Setting up a Node.js Express server for React

Maison Moa
-me after a long day of developing

I am going to walk through setting up your very own Express backend server on Node.js for your React app. I will be bootstrapping the React application with create-react-app! This process is lot easier to accomplish than it sounds at first, and if you have any prior experience with Express and Node.js, you will find this very familiar. Only this time we are gonna be adding React into the mix and setting up a proxy.

If you do not have any experience with Node.js or NPM, I recommend finding a tutorial to run through installation before moving on with this tutorial. I won’t be covering any of that below. I am assuming you already have Node.js and NPM installed and are ready to go with it.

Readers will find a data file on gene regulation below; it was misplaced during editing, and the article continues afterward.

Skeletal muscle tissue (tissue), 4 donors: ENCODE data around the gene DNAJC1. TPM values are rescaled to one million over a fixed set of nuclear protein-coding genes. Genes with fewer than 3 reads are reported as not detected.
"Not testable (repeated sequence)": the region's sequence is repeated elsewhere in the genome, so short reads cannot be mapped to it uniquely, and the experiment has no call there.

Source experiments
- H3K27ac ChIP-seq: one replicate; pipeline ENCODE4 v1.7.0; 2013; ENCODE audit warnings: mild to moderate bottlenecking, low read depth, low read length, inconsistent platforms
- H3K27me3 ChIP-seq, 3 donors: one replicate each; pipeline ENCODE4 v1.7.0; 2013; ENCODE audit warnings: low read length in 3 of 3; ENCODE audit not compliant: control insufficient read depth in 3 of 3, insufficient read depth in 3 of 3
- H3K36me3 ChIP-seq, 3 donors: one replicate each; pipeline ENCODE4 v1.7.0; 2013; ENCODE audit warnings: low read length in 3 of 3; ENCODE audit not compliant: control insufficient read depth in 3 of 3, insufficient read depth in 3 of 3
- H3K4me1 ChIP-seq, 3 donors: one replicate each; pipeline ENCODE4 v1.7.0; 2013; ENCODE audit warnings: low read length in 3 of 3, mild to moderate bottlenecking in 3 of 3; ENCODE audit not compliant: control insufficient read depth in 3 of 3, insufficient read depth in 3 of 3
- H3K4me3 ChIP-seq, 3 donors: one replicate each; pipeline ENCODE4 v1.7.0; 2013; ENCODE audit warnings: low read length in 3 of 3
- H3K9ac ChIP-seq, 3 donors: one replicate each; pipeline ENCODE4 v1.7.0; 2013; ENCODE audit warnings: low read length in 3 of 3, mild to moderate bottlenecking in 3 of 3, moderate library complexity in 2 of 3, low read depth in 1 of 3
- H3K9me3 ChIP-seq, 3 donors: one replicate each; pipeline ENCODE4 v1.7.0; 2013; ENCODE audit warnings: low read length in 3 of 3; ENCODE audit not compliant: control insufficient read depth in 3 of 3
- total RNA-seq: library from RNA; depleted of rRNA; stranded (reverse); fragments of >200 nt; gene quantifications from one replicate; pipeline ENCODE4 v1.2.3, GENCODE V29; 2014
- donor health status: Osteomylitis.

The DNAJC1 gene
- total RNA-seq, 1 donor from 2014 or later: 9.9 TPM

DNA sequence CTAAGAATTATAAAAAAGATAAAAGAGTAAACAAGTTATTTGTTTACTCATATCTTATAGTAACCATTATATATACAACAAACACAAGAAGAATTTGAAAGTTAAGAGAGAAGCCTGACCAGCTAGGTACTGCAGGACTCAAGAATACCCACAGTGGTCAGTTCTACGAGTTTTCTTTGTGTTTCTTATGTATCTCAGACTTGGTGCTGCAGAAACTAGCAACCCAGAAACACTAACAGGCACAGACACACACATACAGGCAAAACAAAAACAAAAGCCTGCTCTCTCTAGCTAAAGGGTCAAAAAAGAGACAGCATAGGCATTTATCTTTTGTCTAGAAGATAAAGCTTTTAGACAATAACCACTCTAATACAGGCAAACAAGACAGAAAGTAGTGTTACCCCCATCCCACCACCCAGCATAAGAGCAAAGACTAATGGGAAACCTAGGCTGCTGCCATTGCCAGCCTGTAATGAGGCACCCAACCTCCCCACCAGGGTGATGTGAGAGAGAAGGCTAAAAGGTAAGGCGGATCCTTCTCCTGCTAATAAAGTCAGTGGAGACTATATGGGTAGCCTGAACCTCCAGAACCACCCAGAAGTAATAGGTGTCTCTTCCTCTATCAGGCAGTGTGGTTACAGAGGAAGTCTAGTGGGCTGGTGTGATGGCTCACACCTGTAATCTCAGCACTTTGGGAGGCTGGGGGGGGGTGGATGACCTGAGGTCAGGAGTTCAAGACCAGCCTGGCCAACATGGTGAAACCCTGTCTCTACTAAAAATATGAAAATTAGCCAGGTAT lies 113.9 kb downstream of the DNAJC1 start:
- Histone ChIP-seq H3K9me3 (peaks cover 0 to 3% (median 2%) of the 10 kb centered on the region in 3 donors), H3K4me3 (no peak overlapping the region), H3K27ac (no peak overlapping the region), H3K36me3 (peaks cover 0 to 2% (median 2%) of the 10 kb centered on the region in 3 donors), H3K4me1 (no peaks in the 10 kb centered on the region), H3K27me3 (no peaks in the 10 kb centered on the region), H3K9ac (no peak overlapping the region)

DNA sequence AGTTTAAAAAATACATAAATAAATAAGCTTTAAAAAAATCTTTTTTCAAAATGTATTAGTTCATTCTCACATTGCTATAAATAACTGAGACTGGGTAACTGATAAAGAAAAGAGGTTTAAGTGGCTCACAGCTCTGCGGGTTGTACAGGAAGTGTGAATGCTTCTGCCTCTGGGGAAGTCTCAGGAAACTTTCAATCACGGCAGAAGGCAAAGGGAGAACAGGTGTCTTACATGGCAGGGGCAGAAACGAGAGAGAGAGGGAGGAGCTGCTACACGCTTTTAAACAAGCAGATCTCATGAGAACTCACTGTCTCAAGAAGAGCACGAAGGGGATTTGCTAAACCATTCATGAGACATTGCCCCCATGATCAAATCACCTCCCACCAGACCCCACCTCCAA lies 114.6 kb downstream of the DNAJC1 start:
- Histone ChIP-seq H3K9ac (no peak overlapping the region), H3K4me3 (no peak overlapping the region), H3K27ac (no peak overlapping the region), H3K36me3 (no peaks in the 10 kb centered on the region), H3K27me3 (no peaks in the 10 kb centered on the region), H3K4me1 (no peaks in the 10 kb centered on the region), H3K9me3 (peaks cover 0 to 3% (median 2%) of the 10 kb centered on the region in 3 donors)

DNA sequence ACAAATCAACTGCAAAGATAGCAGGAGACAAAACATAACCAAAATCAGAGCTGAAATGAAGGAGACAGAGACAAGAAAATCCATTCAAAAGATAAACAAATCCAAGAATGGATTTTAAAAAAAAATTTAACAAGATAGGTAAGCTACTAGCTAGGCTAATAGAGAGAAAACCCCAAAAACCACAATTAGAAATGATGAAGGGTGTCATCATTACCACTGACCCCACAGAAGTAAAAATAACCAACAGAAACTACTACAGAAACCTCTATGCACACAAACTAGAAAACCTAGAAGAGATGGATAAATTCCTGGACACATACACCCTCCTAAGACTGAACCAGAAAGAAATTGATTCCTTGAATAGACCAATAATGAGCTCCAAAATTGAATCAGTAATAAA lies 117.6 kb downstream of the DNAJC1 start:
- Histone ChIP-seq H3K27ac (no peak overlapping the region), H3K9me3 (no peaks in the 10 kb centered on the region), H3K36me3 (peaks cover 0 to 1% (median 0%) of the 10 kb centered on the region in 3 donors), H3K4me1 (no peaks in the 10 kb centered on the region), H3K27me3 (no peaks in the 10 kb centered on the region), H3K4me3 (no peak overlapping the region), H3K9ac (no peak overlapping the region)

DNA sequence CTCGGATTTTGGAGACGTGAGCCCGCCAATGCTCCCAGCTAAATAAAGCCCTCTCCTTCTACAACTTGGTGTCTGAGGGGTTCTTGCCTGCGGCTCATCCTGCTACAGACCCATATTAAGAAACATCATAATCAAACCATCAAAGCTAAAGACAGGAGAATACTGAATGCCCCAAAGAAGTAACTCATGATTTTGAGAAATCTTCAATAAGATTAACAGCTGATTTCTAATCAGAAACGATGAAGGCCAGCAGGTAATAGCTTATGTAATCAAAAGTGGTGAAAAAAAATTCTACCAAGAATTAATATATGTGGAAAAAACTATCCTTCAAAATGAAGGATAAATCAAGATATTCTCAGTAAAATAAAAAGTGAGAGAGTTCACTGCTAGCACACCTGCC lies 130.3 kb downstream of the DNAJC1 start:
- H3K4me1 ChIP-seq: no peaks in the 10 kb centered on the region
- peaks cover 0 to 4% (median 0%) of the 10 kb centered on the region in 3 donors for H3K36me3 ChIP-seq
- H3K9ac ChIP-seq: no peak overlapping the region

Alright, now lets get to it!

Setting up the folder structure

Here is the folder structure we will be left with after the dust settles:

First, we need to create the express_react_example root directory for now. This will hold all of our files. Next we have the client folder that will contain our entire React application. We will make this folder when we run create-react-app a little further down. The node_modules folder is self explanatory, but this will contain all of the NPM packages for our server.js file. It will be created automatically when we install our NPM packages.

Lastly create the server.js file. This is where will create the Express server, so consider it the lifeblood of our backend. And then the package.json file we will create with npm init below.

So far at this point, you should have created express_react_example folder, and then a server.js file inside of it.

Lets create-react-app

cd express_react_app => npx create-react-app client => celebrate

Once the folder structure is set up, lets move on with installing React:

  • From your Terminal (or Command Prompt) navigate to the place you have created the express_react_example root directory.

Once you are navigated into this folder from your Terminal, go ahead and run: npx create-react-app client | npx is not a typo!